It's especially egregious in Firefly. I actually have a possibly totally insane theory that his tendency to infantalize his supernaturally strong women is why Simon calls River “mei mei” but she never calls him “gege.” Well, part of it is that clearly -12 percent research went into the Chinese influence on the show's universe (we decided to keep all the paper umbrellas, but we got rid of all the actual Asian people!) but I also really think that “mei mei” more so than a lot of other Chinese kinship words, sounds “cute” and young to Western ears. But kinship words are more than just nicknames, they're also just how you refer to family members (I guess a semi-analogue in English would maybe be like Aunt/Uncle? “Auntie” could be an affectionate term, but it's also a functional one. Little/Big sister/brother remind me of that as well. Overwhelmingly, my husband's little bro uses gege if he's going to talk about my husband). But to have a nickname (“cute” or otherwise.) is kind of childlike, or unbefitting a man. But for a poor damaged little girl who needs to be taken care of, it's totally appropriate. (Also, maybe that would make them too explicitly of Chinese descent? Because it always seems to me that the whole “but the Tams were totally supposed to be Asian!” was a way of wiggling out of that “no Asian characters” thing without actually, you know, writing any Asian characters.)

    Of course, the caveat there is that I'm whiter than most PaperMate products and I don't speak Mandarin, other than a few little things here and there. But it always struck me as one of those threads that unravels the sweater. Just a little detail, but it seems revealing.

    I'm kind of bummed that Dollhouse never really got the full weight of the fan following that other shows got because I do think that that was Joss Whedon's most explicitly feminist show and I think it also interrogated/implicated the viewer more successfully than most of his other projects.

    July 5, 2013
  4. This comment has been removed by the author.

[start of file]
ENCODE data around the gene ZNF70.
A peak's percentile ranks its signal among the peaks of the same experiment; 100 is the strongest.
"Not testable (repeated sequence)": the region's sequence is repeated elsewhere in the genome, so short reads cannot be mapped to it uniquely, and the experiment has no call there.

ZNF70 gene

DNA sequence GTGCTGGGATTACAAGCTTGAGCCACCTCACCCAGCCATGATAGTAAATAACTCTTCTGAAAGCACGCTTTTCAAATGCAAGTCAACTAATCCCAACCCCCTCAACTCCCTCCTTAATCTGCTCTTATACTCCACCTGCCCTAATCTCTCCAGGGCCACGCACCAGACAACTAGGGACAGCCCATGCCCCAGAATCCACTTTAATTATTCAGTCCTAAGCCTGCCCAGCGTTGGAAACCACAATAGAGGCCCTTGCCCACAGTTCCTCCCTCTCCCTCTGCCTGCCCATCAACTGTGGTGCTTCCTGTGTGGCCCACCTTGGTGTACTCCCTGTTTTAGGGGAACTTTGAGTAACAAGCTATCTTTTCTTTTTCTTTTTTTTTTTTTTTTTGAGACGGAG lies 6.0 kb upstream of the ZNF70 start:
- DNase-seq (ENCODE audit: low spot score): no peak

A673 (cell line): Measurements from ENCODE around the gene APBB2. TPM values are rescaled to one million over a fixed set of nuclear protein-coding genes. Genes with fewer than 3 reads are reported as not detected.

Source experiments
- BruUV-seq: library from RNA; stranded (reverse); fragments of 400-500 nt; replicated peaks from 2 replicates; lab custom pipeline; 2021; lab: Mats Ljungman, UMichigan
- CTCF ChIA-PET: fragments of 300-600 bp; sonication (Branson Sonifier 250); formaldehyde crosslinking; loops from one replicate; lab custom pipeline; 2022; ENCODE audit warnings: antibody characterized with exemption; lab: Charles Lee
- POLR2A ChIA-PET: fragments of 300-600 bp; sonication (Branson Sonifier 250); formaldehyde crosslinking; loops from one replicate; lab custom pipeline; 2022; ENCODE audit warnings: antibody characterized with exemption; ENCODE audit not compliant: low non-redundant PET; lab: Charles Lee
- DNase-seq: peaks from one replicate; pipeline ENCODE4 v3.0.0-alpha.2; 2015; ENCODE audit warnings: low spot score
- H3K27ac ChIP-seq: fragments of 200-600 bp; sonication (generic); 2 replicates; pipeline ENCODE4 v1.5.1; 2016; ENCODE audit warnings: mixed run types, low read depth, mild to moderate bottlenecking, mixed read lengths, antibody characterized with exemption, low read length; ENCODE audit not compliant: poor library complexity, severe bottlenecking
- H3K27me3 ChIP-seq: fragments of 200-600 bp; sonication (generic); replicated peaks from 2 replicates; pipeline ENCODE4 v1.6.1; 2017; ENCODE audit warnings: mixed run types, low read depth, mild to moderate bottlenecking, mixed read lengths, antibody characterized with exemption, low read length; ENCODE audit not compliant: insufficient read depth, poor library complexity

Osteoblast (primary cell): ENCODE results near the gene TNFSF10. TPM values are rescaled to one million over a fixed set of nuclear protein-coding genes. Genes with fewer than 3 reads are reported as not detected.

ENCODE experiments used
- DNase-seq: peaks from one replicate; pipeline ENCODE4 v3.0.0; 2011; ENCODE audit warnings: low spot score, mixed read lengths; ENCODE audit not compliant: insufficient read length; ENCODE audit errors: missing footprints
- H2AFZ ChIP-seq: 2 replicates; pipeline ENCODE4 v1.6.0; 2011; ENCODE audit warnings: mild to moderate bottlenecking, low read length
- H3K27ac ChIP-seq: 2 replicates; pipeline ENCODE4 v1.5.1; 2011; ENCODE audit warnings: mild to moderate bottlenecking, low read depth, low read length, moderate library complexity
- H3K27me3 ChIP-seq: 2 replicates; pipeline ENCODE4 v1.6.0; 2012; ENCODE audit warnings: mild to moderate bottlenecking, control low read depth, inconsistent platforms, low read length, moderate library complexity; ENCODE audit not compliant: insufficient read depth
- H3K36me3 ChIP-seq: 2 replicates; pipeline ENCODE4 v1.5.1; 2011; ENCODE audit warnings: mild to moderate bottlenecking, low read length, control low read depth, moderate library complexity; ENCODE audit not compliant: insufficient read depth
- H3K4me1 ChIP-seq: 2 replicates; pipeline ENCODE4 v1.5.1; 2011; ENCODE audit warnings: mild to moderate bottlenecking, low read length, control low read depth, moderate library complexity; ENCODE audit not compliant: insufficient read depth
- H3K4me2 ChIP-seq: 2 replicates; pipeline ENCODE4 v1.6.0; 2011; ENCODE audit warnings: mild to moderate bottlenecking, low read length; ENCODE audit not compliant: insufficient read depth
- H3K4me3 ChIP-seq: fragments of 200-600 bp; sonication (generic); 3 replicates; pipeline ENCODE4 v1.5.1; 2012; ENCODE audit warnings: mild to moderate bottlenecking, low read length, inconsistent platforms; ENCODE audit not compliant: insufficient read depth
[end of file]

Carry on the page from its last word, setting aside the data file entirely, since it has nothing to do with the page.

July 5, 2013
  5. It was really painful to watch Buffy behave like a trash. Thank god it's over now. But I agree that it's necessary to show how one copes with such danger in their life. In most other shows/books/films the protagonists just go on like no biggie only with a slightly sad face whereas I would go totally mental.
    Angel's bugged me a lot during 1 season and in this episode too, he kept dramatically posing instead of really helping. It's not about him being a man its just that he almost never did anything useful, he only kept saying “You should be really careful, Buffy, you're in danger”, well she knew that already. I hope this trend won't continue.
    Also, good to have you back:-)

    July 5, 2013
  6. I always figured the title was a reference to the nursery rhyme:
    “…when she was good, she was very very good and when she was bad she was horrid.”

    July 6, 2013
  7. Just a thought, I'm pretty sure the title of the ep is a reference to the nursery rhyme. You know:

    There was a little girl,
    Who had a little curl,
    Right in the middle of her forehead.
    When she was good,
    She was very, very good,
    But when she was bad, she was horrid.

    Not that this makes it any better, because it sort of demands that Buffy always be “good” and not have the full range of emotions and human foibles, but… yeah… Joss makes me super pissy as far as feminism is concerned. Even in Dr. Horrible.

    July 6, 2013
  8. ScarlettP

    Great recap as always.
    Did the screencap of Buffy training make anybody else think of the South Park “Montage” song?

    July 6, 2013
  9. I don't know if you have seen this before, but I thought you might enjoy it due to the comparisons in this re-cap to Twilight – and ESPECIALLY the stalking line.

    July 6, 2013
  10. It seems that from most feminists all I ever hear is that Dollhouse is all about rape culture and rape being given a pass, so it's nice to find someone see who thinks there's a lot more substance than that. I think Dollhouse was fascinating, and most of the dolls knew when they consented that they'd be having sex, so it isn't all rape (of ourselves, Sienna is forced but that's by her rapist already and Caroline is coerced and doesn't have much choice, but it appears that most of the others signed up willingly.)

    July 6, 2013
  11. I am really enjoying your recaps. I have not been enjoying my rewatch as much. It's a painful truth that most good TV drama is unhappy TV and unhappy TV is aggravating to depression. One of my most depressed summers ever was the summer that I watched the last few seasons of Buffy and the first four of Angel. Once I realized what it was doing to me, I had to stop, and that is why I haven't picked up the last season of Angel since. (I kinda felt a big shark jump with the whole “here you can have the lawfirm” move, as well.) Anyway, I think I am going to have to quit my rewatch and just continue your recaps.

    July 6, 2013
  12. Love the recaps, and have agreed with you on many of the points in this episode and past episodes. There are two points I kind of disagree with though in this episode.